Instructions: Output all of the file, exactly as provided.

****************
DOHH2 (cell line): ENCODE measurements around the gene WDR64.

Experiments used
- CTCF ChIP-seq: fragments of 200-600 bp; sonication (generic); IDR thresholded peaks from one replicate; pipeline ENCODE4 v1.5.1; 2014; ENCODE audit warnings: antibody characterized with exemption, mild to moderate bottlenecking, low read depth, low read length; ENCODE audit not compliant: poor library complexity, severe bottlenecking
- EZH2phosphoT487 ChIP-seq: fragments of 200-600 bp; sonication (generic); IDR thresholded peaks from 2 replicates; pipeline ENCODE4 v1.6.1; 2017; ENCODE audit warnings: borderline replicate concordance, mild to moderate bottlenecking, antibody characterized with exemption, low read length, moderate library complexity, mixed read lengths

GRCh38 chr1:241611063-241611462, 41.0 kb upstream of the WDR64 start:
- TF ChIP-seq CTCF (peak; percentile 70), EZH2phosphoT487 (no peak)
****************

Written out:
DOHH2 (cell line): ENCODE measurements around the gene WDR64.

Experiments used
- CTCF ChIP-seq: fragments of 200-600 bp; sonication (generic); IDR thresholded peaks from one replicate; pipeline ENCODE4 v1.5.1; 2014; ENCODE audit warnings: antibody characterized with exemption, mild to moderate bottlenecking, low read depth, low read length; ENCODE audit not compliant: poor library complexity, severe bottlenecking
- EZH2phosphoT487 ChIP-seq: fragments of 200-600 bp; sonication (generic); IDR thresholded peaks from 2 replicates; pipeline ENCODE4 v1.6.1; 2017; ENCODE audit warnings: borderline replicate concordance, mild to moderate bottlenecking, antibody characterized with exemption, low read length, moderate library complexity, mixed read lengths

GRCh38 chr1:241611063-241611462, 41.0 kb upstream of the WDR64 start:
- TF ChIP-seq CTCF (peak; percentile 70), EZH2phosphoT487 (no peak)